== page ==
Sunday, June 03, 2007

Late Spring Flowers


Sunday, June 3, 2007

Good morning from Vermont Flower Farm! Wet and foggy but the rain has subsided for a bit and we made it through last evening's storm without any damage. It's 52 degrees out right now and that's 30 degrees cooler than it was as the thunderstorm approached last night. Gail and Alex went to East Montpelier to meet a friend and then planned to go to Barre for the latest Pirates of the Caribbean sequel. She called about 6:30 in fear that we were also in the midst of a bad storm as the electricity was knocked out in Barre, and East Montpelier had the hardest rain and hail storm Gail had ever seen. Luckily for us the storm's fury went some place else and we got by with rain. Two years ago in late July we weren't as lucky and a hail storm shredded the hostas just when they were in their glory. We spent the rest of the summer explaining what had happened to about everyone who visited. Weather patterns are changing and beautiful gardens can be decimated in minutes.

This is a great time for a walk in the garden because so much color is springing forth. Karl the wonder dog and I have already been out and it seems like every wild animal decided they'd get a better breakfast today to compensate for lost time with last evening's wet meal. We did not see a bear but scared a moose, saw two deer and one jack rabbit so that's not bad for a half hour walk out back. Gail saw a bruiser bear last night coming home from Barre. It was crossing the road in the middle of Plainfield as if it owned the town. Just another reminder that bears are everywhere and with cubs they can be a problem. Use care!

Karl was dripping wet and his tail looked skinny after the walk. I grabbed a towel and when he got done shaking I tried to dry him a little more. I knew he'd probably go back to bed as he often does after a morning walk but if I'm not watching, he makes my bed, his bed and I didn't want a dirty, wet bed. Dog's are not always man's best friend. After the walk I go about gardening but Karl refuses to follow suit.


The bleeding hearts are in full bloom now, both the common type and the ever blooming types. This one by the fence is Dicentra spectabilis. It's easy to grow, can be divided in the spring and it makes a super cut flower which too few people use in arrangements. If you want to divide an older plant, do it in the spring. Do some bending-stretching exercises first because they have a tremendous root system. Have a sharp knife ready too.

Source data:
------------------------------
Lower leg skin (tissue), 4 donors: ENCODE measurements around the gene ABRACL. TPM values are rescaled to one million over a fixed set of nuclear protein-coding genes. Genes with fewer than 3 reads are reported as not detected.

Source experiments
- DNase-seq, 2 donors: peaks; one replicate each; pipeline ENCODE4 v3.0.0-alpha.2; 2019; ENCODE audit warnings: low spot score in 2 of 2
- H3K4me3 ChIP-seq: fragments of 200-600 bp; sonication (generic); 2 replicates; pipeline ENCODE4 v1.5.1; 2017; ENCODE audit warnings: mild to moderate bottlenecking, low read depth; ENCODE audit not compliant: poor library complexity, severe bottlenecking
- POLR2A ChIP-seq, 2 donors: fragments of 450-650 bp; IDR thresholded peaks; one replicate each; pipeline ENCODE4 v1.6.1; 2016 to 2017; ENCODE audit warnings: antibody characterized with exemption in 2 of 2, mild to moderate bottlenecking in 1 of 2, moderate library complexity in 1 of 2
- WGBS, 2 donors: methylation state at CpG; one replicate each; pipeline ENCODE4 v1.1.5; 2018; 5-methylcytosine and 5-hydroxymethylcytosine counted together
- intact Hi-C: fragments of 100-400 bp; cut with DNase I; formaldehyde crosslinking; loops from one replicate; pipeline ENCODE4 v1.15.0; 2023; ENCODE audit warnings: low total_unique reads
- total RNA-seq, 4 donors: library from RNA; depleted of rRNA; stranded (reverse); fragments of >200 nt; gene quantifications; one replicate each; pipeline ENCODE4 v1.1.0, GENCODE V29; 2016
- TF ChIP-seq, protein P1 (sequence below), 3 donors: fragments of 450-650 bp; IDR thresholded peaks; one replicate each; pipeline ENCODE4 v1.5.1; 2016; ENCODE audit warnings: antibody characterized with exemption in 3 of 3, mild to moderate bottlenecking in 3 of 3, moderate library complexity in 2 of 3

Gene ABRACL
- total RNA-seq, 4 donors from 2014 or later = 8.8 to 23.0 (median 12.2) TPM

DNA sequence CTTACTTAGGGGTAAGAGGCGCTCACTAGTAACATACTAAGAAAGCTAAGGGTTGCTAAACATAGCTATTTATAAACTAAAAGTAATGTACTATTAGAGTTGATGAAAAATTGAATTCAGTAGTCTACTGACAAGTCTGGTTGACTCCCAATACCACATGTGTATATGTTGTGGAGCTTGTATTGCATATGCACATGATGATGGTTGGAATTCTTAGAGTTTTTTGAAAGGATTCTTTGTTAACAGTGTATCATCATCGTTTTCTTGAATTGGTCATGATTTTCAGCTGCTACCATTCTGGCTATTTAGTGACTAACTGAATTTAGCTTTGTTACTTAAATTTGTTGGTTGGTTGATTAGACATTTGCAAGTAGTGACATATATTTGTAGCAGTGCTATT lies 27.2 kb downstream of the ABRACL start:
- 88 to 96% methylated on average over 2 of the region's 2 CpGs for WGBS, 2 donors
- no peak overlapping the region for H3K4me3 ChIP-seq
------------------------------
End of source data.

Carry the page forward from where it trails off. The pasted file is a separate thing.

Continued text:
I don't have a picture this morning of Dicentra formosa 'Luxuriant' but they are in full bloom here too. These bloom several times during the summer and at 12"-15" tall they make a great border plant and look well integrated with woodland plants on tree line perimeters. I have planted some inside the woodland but they really need more sun to do well. One 'alba' planted below the mailboxes on the steps leading to the lower hosta garden has grown so fast this season that I have pulled clumps of it away several times to maintain the visibility of the adjacent hostas. If you visit, you won't be able to avoid finding it.

If you visit us over the next couple days the flowers along your route will be obvious. It's not just the bleeding hearts that are in bloom but the trollius, lupines in the fields, perennial bachelor's buttons, various crab apples and of course the lilacs in all colors. I always equate the first bloom of the lilacs with the hatch of the tiger swallow tail butterflies. The butterflies are in abundance this week. If I was really an entomologist, I'd be happy today because Gail left the back door light on when she came home last night and we have a collection of bugs on the side of the house that's a collectors dream.


Time to get going as the first customers will be here before I know it. I want to pick a nice bouquet of bleeding heart, ferns and trollius for the table. A couple lilacs for fragrance and I'll have a nice start to a better day.

Be well and stop by if you have a minute. If that's not possible, try the 06 Virtual Tour at http:/vermontflowerfarm.com

From the mountain above Peacham Pond were loons have fish for breakfast and a group of naturalists and a trailer of kayaks just passed by. They will meet in half an hour but neither loons nor people know that.

Damp gardening wishes,

George Africa
http://vermontgardens.blogspot.com

2 comments:

Demitra said...

Thanks so much! I have to draw some spring flowers for a poem illustration in school (yes i am young, but who cares?) and these really helped. Beautifu pictures.

Demitra
PS I love to garden, so advice from a gardener, great informative site!

Demitra said...

Thanks so much! I have to draw some spring flowers for a poem illustration in school (yes i am young, but who cares?) and these really helped. Beautifu pictures.

Demitra
PS I love to garden, so advice from a gardener, great informative site!